Japanese JATAFF consults Syngenta to discuss variety protection in Japan

Marketing Manager Michael van Baekel discusses Japanese market
Syngenta Flowers

A delegation (Ms. Kimiko Ishikawa, Ms. Machiko Naito and Mr. Hisaya Kakiuchi) from the Japan Association for Techno-innovation in Agriculture, Forestry and Fisheries (JATAFF) was visiting the Netherlands on February 25th. The delegation received a presentation from marketing and regulatory officers of Flowers and Vegetables seeds business at the Syngenta site in Enkhuizen. JATAFF’s purpose of the visit was to learn more about recent plant variety protection (PVP) developments for ornamentals, vegetables and field crops. The focus of the discussion was on variety protection in Japan and infringement of the Plant Breeder’s Right in general.

Japanese flag in front of Syngenta site Enkhuizen

Japan flower market

Marketing Manager Michael van Baekel gave a presentation about the team that is responsible for Syngenta Flowers activities in Japan. “We see a saturation in Japanese flowers consumption for a few years now. Japan has a very high urbanization rate of over 90%, against a global 55% average. There simply isn’t much outdoor space for gardening for many Japanese citizens. Under these challenging market circumstances, seed companies like Syngenta do not only market via the traditional value chain (breeder, distributor, young plant raiser, grower, retail, consumer) but also interact directly with major retail business chains.” Next to retail cooperation, the landscaping business offers increasing opportunities for the flower business. This market comprises theme parcs like Disney, greening companies and are recently fueled by the coming Olympics in Tokyo this summer.

Syngenta also presented her Vegetalis portfolio. This homegrown vegetable assortment is typically suited for a densely populated urban area like Japan. On smaller balconies it is possible to enjoy flowers and grow your own healthy snacks simultaneously. This product portfolio seamlessly adapts to the Japanese culture with long working days and less time and space to enjoy garden life and grow vegetables at home.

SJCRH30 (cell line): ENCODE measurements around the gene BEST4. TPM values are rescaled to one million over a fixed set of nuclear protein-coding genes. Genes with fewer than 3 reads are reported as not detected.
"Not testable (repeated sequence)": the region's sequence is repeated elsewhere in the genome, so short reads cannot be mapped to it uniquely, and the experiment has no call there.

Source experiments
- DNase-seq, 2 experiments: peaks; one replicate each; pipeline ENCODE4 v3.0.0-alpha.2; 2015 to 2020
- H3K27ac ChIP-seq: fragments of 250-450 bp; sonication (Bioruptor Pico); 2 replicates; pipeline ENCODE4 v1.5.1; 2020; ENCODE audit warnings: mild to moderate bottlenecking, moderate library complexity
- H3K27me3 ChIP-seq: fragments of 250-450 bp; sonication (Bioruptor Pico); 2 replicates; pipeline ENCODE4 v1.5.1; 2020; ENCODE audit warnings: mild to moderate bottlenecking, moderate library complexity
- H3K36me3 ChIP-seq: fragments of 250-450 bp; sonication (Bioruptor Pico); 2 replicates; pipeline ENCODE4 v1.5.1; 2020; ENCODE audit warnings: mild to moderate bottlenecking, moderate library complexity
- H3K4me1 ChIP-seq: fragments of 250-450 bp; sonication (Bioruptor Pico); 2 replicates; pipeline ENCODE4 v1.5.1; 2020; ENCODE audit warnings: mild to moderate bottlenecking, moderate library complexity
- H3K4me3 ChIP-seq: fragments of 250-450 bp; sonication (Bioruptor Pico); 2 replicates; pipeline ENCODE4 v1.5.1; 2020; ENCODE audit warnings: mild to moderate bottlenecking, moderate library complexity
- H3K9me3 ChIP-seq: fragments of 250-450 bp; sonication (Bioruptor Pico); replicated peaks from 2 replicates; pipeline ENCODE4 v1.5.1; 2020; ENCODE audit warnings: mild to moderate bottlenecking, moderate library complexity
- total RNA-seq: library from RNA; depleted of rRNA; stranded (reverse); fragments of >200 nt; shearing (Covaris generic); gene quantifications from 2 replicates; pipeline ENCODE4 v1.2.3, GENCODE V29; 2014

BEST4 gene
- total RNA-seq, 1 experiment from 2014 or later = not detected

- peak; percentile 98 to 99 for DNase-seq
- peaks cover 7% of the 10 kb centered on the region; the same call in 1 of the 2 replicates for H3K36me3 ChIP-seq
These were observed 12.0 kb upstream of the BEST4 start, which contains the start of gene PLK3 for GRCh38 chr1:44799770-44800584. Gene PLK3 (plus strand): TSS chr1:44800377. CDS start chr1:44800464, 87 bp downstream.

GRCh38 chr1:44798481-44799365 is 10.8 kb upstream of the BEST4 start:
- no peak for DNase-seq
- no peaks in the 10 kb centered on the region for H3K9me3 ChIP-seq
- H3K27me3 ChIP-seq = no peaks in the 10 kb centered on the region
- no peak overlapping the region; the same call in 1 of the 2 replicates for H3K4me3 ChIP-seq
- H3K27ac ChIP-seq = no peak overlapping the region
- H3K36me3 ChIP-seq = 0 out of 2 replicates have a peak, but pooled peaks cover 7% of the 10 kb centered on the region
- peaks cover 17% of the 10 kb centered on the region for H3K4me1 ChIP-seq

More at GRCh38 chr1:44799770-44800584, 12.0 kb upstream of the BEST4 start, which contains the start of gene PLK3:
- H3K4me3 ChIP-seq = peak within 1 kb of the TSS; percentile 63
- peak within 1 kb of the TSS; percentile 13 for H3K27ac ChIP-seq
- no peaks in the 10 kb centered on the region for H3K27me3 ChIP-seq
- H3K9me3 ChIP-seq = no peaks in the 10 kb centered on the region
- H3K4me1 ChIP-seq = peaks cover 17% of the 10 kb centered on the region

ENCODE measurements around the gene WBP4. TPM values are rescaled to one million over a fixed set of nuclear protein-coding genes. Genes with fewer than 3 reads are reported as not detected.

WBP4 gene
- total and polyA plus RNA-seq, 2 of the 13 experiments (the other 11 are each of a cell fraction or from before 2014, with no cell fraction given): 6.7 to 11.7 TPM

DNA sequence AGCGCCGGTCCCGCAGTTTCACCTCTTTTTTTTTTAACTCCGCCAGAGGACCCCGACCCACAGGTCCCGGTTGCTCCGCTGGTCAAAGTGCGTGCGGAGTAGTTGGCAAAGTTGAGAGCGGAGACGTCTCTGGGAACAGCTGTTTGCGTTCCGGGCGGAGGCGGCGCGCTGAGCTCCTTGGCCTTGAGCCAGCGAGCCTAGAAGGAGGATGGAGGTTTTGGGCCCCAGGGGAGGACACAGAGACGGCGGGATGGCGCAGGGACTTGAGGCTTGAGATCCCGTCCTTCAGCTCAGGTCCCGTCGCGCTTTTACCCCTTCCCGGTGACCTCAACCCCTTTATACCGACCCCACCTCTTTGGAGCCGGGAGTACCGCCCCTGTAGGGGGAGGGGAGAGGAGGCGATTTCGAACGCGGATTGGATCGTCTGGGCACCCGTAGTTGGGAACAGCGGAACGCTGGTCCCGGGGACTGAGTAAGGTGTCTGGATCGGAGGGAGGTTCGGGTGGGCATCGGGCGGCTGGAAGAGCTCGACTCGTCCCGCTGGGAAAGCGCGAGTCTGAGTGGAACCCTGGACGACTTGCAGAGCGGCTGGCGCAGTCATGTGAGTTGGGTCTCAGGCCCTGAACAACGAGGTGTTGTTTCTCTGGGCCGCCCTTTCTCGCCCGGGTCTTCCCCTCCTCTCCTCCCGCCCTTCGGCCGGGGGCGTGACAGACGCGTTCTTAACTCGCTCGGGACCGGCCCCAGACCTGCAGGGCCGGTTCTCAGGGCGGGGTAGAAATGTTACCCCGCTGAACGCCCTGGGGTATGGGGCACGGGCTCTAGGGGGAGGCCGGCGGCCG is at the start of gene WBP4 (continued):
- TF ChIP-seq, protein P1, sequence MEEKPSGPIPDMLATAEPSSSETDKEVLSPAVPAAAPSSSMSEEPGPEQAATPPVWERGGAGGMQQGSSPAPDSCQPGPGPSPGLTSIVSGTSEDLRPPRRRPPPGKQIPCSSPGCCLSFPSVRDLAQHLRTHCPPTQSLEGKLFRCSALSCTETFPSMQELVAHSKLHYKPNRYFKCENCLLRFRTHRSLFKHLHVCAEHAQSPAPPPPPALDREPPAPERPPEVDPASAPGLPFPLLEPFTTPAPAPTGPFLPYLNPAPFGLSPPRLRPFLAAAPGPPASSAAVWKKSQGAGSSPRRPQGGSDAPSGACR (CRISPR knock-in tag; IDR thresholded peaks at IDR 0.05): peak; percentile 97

Innovation relies on protection of IP

Innovation relating to plant and seed development includes both conventional breeding, modern breeding techniques and methods of genetic modification. Modern techniques to create genetically optimized crops require substantial investment and lengthy development programs. As the resulting high-tech products are sometimes easy to copy by simple propagation, robust Intellectual Property (IP) systems are required to protect these investments.

Hans Mulder, Syngenta’s Vegetables and Flowers Global Portfolio Lead for Plant Variety Registration & Protection (PVR/PVP) in, explained the way IP protection is organized within Syngenta and noted  that local sales teams, royalty offices or organizations like the Anti Infringement Bureau usually are the first to notice infringements or illegal activities. AIB is an international association representing the major companies in the vegetable seed industry whose member companies are committed to support sustainable horticulture through innovation in vegetable breeding and seed production.
In floriculture business one of the organizations in the field of breeders’ right, licensing agreements, monitoring and royalties is RAI. The Royalty Administration International helps protect Intellectual Property.

Efficient IP systems are balancing the interests of inventors and society, creating incentives for innovation and fostering the dissemination, integration and adoption of new technology. Syngenta advocates realistic, science-based regulatory frameworks that allow farmers access to safe and efficient agricultural technologies.

JATAFF with Syngenta's registration team for vegetables and flowers

The delegation of JATAFF with Syngenta’s registration team for vegetables and flowers.